As early as 1969, even a Bozo boor like Jim Morrison could definitively proclaim that “rock is dead” and foresee the rapid proliferation of what were then quaintly known as tape machines; within half a decade, “Autobahn” and “Love to Love You Baby” fulfilled the mandate of the lead Door’s prognostication with flying colors. The reactionary torrents of punk and some of its derivatives notwithstanding, contemporary pop is a process in enumerating upon those templates, arguably culminating in the spazzed-out bliss of pre-808s Kanye and the psych-funk furor of Ratatat and Black Moth Super Rainbow. Tellingly, when some of the working-class rapscallions of Britain’s housing estates took to more artistic inclinations in the early 00s, it was speed garage – a frantic variant of drum and bass – that served as the direct antecedent for their grimy experiments. While Dave Longstreth and Ezra Koeing are very talented individuals and seemingly genial guys, their relationship to Jerry Lee and Carl Perkins is tangential at best. Like Cleopatra and Funny Girl, the manifestos of the contemporary rock renaissance are aurally arresting but have no substance – nada, kids. Rock (irrespective of the divisive indie/corporate divide… you say bad, I say worse) has entered its Getz/Brubeck era of conscious obsolescence and avaricious omniscience. This is not to say that what Longstreth and company are doing is unlistenable (Grizzly Bear’s “Two Weeks” will be a standard on par with “Ipanema” or “Take Five” in fifty years, just wait and see) or entirely duplicitous (they’re using rock instrumentation, after all), but it’s deserving of a new sobriquet.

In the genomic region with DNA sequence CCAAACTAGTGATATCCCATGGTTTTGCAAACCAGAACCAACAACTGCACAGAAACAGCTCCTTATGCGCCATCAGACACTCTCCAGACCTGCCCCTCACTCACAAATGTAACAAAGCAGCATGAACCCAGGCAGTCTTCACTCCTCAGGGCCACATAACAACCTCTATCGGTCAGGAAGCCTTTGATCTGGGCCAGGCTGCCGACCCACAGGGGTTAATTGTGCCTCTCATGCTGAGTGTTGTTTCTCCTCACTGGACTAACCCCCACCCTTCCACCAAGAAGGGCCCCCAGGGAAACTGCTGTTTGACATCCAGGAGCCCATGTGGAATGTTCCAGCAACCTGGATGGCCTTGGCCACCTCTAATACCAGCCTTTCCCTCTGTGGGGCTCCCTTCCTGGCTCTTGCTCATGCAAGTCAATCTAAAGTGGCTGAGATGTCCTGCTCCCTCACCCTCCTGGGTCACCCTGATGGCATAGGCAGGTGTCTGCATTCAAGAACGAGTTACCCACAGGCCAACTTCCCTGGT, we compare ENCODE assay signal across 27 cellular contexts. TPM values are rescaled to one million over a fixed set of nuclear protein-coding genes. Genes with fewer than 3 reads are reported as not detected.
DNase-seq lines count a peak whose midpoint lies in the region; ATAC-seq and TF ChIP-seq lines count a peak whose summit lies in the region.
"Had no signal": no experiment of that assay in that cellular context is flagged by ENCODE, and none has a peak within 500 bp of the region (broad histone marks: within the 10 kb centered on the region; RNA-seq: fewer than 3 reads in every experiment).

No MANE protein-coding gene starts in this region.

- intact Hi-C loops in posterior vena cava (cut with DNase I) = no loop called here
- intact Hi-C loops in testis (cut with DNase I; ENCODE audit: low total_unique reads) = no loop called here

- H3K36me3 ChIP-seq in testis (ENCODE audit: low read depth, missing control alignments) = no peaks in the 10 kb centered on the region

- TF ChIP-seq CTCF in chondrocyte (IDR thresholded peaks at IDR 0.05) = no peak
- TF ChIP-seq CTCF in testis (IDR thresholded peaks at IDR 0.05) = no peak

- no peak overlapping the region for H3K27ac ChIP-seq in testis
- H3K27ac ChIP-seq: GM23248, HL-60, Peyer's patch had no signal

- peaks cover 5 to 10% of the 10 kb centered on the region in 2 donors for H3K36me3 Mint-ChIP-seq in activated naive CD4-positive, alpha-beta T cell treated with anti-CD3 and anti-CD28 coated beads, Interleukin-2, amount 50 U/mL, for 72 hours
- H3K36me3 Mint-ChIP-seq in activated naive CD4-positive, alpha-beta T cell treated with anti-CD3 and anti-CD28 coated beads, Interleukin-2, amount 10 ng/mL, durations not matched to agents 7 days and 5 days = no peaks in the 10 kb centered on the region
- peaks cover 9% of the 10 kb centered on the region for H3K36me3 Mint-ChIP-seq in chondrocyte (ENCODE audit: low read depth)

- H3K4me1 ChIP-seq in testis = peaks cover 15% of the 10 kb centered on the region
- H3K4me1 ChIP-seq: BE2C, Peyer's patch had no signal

Everything Goes Wrong is the title of one of filmmaker Seijun Suzuki’s better efforts, and if Japan’s answer to Russ Meyer ever deigned to strap on an electric guitar and write 36 minutes worth of three-chord rock and roll, it would probably sound something like this. Having moved from the postindustrial milieu of the Brooklyn DIY circuit to the Plasticine depths of Los Angeles myriad freeways, the Vivian Girls have managed to channel that city’s deleterious energy into something greater than the sum of its – or their – parts. From Ali Koehler’s jazzy (and utterly taut) drumming to Cassie Ramone’s assured (and almost decipherable) vocals, the Vivian Girls have lived up to the nihilistic promise of “Such a Joke” and “Where Do You Run To”. As the titles of “Tension”, “The End”, and the epic “Double Vision” (dig Ramone’s primitive, Neil Young-via-Kevin Shields fretwork), they’ve extended their lyrical purview to more transcendental and universal concerns in a way that would make Durrell and Nin furrow their eyebrows in despair. This is a hulking piece of licentious, incendiary riffage: an off-white nexus where the scene’s prevailing Ivy aridity meets Faulknerian ramshackle bombast in a dual to the death, with the latter camp ballasted by Kickball Katy’s William Calley bass.
Nearly three decades ago, The Minutemen, Husker Du, and – most lamentably of all – The Replacements descended into modest pedantry, unable to reconcile their baser concerns with the scepter of maturity. As the Vivian Girls have ably demonstrated, you can have your cake, eat it too, and somehow beat your more recondite peers to the finish line. As for this album’s relevancy to the future of rock and roll and pop music in general? As the great Paul Nelson once ruminated, it “defines it, expands it, explodes it. Burns it to the ground.”